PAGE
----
MEXICO CITY (Reuters) - Mexico protested on Monday a U.S. Supreme Court ruling rejecting the reopening of a dual-murder case against a Mexican on death row.
The court rule last week that U.S. President George W. Bush exceeded his authority when he directed Texas to comply with a World Court ruling mandating the review of the cases of Jose Medellin and 50 other Mexicans in U.S. prisons awaiting execution.
Mexico’s Foreign Ministry sent a diplomatic letter to the U.S. State Department expressing its unhappiness.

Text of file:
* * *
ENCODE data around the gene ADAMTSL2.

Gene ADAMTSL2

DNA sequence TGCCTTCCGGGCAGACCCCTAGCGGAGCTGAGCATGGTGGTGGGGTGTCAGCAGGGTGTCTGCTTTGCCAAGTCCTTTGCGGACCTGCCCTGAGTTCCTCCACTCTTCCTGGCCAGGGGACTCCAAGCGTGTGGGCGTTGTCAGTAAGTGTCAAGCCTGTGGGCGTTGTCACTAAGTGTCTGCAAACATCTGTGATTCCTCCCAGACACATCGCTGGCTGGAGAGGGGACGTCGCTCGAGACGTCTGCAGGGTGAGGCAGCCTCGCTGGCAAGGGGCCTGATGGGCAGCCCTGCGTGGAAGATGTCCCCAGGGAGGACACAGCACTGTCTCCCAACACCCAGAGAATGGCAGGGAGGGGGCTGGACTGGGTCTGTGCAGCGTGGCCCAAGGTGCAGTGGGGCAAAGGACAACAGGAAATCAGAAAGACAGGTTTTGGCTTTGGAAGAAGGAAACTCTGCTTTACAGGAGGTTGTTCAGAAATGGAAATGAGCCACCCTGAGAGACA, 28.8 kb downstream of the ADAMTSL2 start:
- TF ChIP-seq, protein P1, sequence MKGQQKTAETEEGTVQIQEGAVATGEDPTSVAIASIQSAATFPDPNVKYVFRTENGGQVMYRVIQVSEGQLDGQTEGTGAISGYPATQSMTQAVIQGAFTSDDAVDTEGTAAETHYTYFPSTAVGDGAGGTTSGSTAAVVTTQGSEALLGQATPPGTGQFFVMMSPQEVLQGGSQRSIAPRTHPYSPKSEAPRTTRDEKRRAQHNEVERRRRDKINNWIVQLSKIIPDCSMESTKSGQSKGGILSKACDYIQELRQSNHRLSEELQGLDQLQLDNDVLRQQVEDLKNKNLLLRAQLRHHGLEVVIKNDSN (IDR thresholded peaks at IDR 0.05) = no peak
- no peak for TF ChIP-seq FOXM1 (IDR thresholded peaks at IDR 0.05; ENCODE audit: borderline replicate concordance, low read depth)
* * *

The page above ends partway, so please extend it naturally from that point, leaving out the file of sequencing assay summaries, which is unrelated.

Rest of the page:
“Mexico is concerned with the decision taken last March 25 by the United States’ highest court,” the ministry said in a statement, adding it would do everything in its power to have the World Court’s ruling upheld.
The Hague court in 2004 ordered the United States to review Medellin’s case, and those of the other Mexican death row inmates, on the grounds that his Vienna Convention right to talk to consular officers after his arrest had been violated.
Bush in 2005 decided to comply with the World Court’s ruling.
Medellin has been on death row since 1994.
Reporting by Miguel Angel Gutierrez; editing by Mohammad Zargham